TED Conversations

Murshid Salam

Program Controller, Ericsson India Global Services Pvt. Ltd.

This conversation is closed.

In double slit experiment of Thomas Young, why do electrons (particles) behave like waves when we aren't observing them?

In double slit experiment of Thomas Young, electrons (particle) behaves like a particle when they are under observation. But how they suddenly behave like a wave when we do not observe them.


Showing single comment thread. View the full conversation.

  • thumb
    Jul 24 2012: It sounds like a radical assumption but what if our 'consciousness' had a slight effect on how they acted? Has that been tested?
    I was once walking home questioning the same thing, but I thought...
    "What IF someone completely believed they could alter how these 'particles' acted simply by thinking?"
    Would, or could that change how they acted?
    I found it strange that when we observed, they acted like we expected them to, BUT is that because we 'expected' them to? And our consciousness had some effect on how they acted?
    Who is to say humans brainwaves don't have unknown 'powers', it's a controversial subject I know, but the evidence behind a 'sixth sense' is overwhelming in many fields of study.

    Just a thought.
    • Jul 27 2012: There is a "field" of study regarding this called noetics. They seek to quantify the weight and cosquence effect of thought. Dan Brown recently wrote a book incorporating these principles for whatever that is worth. You might want to check out Stuart Hammeroff's work online as well. Chek out bbc 4 "the atom". For a informative documentary including the implications of the double slit experiment and Schroeder's cat in a box experiment.
      • thumb
        Jul 29 2012: Wow, thank you for this :) I will be sure to further educate myself in this field. It definitely interests me!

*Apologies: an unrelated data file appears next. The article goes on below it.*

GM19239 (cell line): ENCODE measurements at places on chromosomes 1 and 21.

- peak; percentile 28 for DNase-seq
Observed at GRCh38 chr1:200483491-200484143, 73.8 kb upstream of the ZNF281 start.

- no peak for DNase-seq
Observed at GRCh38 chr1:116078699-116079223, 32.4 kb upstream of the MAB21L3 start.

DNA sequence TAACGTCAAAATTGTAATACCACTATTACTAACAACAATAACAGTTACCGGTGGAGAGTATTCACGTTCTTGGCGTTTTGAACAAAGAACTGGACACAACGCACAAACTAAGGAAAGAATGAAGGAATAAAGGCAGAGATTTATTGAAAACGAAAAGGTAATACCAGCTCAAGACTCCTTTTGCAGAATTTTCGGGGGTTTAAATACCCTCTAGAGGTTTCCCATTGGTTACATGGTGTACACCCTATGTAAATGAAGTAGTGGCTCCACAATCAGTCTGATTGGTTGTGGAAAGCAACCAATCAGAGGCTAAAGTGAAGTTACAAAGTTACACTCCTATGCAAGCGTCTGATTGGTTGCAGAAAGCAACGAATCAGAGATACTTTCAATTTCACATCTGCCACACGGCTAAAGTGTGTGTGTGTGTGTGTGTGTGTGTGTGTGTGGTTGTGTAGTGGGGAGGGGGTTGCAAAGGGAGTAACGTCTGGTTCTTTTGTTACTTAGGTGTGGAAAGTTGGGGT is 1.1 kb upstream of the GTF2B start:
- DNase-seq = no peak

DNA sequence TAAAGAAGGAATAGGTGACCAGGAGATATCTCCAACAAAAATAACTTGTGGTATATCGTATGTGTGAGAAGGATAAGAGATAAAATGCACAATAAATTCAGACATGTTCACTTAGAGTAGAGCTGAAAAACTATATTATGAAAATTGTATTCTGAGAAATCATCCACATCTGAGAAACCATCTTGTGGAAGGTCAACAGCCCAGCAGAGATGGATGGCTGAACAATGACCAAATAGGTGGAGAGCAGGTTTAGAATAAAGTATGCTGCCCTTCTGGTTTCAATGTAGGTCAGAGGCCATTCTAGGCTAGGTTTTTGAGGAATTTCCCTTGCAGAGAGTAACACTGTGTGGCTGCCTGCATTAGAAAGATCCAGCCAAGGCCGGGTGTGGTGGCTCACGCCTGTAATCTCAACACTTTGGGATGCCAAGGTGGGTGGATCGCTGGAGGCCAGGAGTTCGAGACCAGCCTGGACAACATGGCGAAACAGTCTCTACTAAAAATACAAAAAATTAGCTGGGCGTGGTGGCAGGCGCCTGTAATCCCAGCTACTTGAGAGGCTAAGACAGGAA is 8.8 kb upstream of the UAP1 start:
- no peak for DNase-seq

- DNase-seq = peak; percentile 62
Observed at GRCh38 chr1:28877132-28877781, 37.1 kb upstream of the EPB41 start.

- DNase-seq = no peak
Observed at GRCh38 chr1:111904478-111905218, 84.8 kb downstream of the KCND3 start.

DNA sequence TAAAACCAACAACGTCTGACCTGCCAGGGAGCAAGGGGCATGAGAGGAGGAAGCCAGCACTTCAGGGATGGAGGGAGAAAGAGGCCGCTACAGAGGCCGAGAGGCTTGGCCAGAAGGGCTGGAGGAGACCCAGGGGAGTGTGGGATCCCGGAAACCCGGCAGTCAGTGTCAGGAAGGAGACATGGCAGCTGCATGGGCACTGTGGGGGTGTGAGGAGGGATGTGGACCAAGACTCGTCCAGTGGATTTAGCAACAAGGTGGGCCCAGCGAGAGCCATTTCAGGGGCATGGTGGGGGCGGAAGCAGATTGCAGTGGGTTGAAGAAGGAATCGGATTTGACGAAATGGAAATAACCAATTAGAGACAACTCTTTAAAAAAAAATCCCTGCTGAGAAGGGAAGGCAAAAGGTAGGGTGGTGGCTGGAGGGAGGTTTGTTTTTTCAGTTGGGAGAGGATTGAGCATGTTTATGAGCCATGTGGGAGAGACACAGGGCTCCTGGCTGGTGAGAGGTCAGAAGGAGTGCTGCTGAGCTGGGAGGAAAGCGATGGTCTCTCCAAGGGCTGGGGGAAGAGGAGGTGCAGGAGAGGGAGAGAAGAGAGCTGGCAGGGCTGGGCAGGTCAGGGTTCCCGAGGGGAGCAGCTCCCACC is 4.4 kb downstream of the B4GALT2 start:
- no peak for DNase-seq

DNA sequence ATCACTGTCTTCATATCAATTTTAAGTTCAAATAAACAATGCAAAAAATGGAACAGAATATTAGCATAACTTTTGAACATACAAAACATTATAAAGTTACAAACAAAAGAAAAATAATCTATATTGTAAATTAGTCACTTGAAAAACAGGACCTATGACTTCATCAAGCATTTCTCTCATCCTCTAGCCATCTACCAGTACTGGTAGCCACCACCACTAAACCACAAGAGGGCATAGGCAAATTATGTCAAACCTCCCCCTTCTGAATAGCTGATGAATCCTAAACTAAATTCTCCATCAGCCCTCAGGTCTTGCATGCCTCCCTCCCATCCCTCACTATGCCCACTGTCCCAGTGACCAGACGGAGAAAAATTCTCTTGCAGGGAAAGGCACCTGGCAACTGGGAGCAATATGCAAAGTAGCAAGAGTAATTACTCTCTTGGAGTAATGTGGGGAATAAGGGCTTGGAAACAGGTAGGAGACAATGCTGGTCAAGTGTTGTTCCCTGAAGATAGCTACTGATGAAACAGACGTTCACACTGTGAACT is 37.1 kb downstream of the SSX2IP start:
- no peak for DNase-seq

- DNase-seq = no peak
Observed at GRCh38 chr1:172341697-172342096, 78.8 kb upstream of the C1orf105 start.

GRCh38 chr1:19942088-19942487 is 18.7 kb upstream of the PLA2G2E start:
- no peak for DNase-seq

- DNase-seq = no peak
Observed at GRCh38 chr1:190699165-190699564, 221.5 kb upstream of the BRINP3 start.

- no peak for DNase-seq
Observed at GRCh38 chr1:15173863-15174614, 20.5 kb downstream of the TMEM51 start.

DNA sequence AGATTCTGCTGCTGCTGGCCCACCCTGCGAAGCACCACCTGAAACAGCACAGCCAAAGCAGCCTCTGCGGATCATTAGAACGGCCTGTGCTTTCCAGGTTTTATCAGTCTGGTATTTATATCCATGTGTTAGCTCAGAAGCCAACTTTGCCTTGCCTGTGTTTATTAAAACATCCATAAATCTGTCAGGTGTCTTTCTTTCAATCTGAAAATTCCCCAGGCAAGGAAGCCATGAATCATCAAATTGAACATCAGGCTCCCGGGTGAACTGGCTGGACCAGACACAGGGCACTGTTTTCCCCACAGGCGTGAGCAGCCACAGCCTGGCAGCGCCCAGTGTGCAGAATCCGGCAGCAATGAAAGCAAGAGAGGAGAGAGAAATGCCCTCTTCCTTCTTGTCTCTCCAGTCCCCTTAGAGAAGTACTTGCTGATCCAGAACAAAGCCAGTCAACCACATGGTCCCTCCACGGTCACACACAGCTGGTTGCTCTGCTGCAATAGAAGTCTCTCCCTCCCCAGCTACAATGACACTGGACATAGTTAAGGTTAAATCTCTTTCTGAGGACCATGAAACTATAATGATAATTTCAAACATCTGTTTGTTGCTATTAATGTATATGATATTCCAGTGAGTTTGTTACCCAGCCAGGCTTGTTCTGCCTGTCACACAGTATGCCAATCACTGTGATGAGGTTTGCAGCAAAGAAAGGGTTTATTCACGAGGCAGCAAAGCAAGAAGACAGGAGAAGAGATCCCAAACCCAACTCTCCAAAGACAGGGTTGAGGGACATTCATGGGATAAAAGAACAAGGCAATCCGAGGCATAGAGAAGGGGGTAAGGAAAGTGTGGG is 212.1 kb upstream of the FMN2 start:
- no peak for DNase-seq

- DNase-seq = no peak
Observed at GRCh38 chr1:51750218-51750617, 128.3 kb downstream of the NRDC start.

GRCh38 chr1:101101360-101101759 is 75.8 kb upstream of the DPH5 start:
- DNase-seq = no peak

• Jul 29 2012: I'm obsessed with it. Bring it up with me if you have questions or just to share in the bewilderment. Also check out the following if you like what you see.
          Some mind blowing stuff for you viewing and reading pleasure:

          BBC 4 - Dangerous knowledge (on YouTube)
          The Atom
          M- theory
          PBS Nova (on you tube)
          -Hunting the Hidden Dimension (fractles)
          -The Elegant Universe (series of 3 or four shows related to the bbc material but older-optional but simply explanitory)

          (all of the below available on YouTube)
           (hokey but thought provoking)
          Holographic Universe (Part 1) 

          Introduction and Illustration on the Holographic Principle
          -explains the role of black holes and potential information storage

          Quantum Consciousness, Quantum Mind STUART HAMEROFF (P.1)
          (also check out his website by the same title for a little light reading)

          Check out on Ted.com -
          Lucianne Walkowicz: Finding planets around other stars

          Aaron O'Connell: Making sense of a visible quantum object

          Andrea Ghez: The hunt for a supermassive black hole

          Sean Carroll: Distant time and the hint of a multiverse